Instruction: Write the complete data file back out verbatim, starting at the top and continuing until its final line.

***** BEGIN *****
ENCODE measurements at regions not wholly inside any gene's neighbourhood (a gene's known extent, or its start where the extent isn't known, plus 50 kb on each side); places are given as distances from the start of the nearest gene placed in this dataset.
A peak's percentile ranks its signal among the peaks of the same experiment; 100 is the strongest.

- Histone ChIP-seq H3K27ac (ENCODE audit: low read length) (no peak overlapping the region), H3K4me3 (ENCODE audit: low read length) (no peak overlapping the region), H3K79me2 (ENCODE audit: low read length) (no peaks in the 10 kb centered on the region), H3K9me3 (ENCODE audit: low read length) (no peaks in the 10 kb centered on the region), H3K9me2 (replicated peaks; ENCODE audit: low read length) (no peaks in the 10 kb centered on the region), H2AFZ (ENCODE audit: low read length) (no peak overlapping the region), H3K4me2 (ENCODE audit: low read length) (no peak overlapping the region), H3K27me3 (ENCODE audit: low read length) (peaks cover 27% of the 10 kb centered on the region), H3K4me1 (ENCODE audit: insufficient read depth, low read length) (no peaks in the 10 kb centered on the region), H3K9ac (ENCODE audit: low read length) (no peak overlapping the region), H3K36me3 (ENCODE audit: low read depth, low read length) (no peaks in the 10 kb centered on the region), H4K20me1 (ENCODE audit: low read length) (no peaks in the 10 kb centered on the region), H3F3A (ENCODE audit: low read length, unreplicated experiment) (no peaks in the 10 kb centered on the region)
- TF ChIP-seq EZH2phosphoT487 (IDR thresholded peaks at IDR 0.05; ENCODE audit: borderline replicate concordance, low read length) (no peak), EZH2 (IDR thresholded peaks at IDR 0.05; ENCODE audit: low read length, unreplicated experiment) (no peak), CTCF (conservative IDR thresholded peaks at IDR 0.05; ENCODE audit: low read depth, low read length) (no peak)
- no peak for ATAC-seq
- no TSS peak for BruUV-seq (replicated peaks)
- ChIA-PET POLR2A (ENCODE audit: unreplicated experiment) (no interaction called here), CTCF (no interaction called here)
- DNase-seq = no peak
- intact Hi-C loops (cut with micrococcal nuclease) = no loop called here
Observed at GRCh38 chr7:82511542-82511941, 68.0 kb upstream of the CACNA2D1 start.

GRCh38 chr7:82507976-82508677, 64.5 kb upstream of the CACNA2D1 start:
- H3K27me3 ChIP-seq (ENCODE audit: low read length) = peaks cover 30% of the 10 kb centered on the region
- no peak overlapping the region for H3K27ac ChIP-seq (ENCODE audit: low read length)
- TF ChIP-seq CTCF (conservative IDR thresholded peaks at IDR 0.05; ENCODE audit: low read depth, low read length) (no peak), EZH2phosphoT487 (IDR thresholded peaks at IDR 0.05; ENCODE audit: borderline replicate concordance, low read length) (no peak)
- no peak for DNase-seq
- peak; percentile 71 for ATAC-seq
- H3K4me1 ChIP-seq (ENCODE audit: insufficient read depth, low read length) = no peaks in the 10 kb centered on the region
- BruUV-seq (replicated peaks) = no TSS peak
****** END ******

ENCODE measurements at regions not wholly inside any gene's neighbourhood (a gene's known extent, or its start where the extent isn't known, plus 50 kb on each side); places are given as distances from the start of the nearest gene placed in this dataset.
A peak's percentile ranks its signal among the peaks of the same experiment; 100 is the strongest.

- Histone ChIP-seq H3K27ac (ENCODE audit: low read length) (no peak overlapping the region), H3K4me3 (ENCODE audit: low read length) (no peak overlapping the region), H3K79me2 (ENCODE audit: low read length) (no peaks in the 10 kb centered on the region), H3K9me3 (ENCODE audit: low read length) (no peaks in the 10 kb centered on the region), H3K9me2 (replicated peaks; ENCODE audit: low read length) (no peaks in the 10 kb centered on the region), H2AFZ (ENCODE audit: low read length) (no peak overlapping the region), H3K4me2 (ENCODE audit: low read length) (no peak overlapping the region), H3K27me3 (ENCODE audit: low read length) (peaks cover 27% of the 10 kb centered on the region), H3K4me1 (ENCODE audit: insufficient read depth, low read length) (no peaks in the 10 kb centered on the region), H3K9ac (ENCODE audit: low read length) (no peak overlapping the region), H3K36me3 (ENCODE audit: low read depth, low read length) (no peaks in the 10 kb centered on the region), H4K20me1 (ENCODE audit: low read length) (no peaks in the 10 kb centered on the region), H3F3A (ENCODE audit: low read length, unreplicated experiment) (no peaks in the 10 kb centered on the region)
- TF ChIP-seq EZH2phosphoT487 (IDR thresholded peaks at IDR 0.05; ENCODE audit: borderline replicate concordance, low read length) (no peak), EZH2 (IDR thresholded peaks at IDR 0.05; ENCODE audit: low read length, unreplicated experiment) (no peak), CTCF (conservative IDR thresholded peaks at IDR 0.05; ENCODE audit: low read depth, low read length) (no peak)
- no peak for ATAC-seq
- no TSS peak for BruUV-seq (replicated peaks)
- ChIA-PET POLR2A (ENCODE audit: unreplicated experiment) (no interaction called here), CTCF (no interaction called here)
- DNase-seq = no peak
- intact Hi-C loops (cut with micrococcal nuclease) = no loop called here
Observed at GRCh38 chr7:82511542-82511941, 68.0 kb upstream of the CACNA2D1 start.

GRCh38 chr7:82507976-82508677, 64.5 kb upstream of the CACNA2D1 start:
- H3K27me3 ChIP-seq (ENCODE audit: low read length) = peaks cover 30% of the 10 kb centered on the region
- no peak overlapping the region for H3K27ac ChIP-seq (ENCODE audit: low read length)
- TF ChIP-seq CTCF (conservative IDR thresholded peaks at IDR 0.05; ENCODE audit: low read depth, low read length) (no peak), EZH2phosphoT487 (IDR thresholded peaks at IDR 0.05; ENCODE audit: borderline replicate concordance, low read length) (no peak)
- no peak for DNase-seq
- peak; percentile 71 for ATAC-seq
- H3K4me1 ChIP-seq (ENCODE audit: insufficient read depth, low read length) = no peaks in the 10 kb centered on the region
- BruUV-seq (replicated peaks) = no TSS peak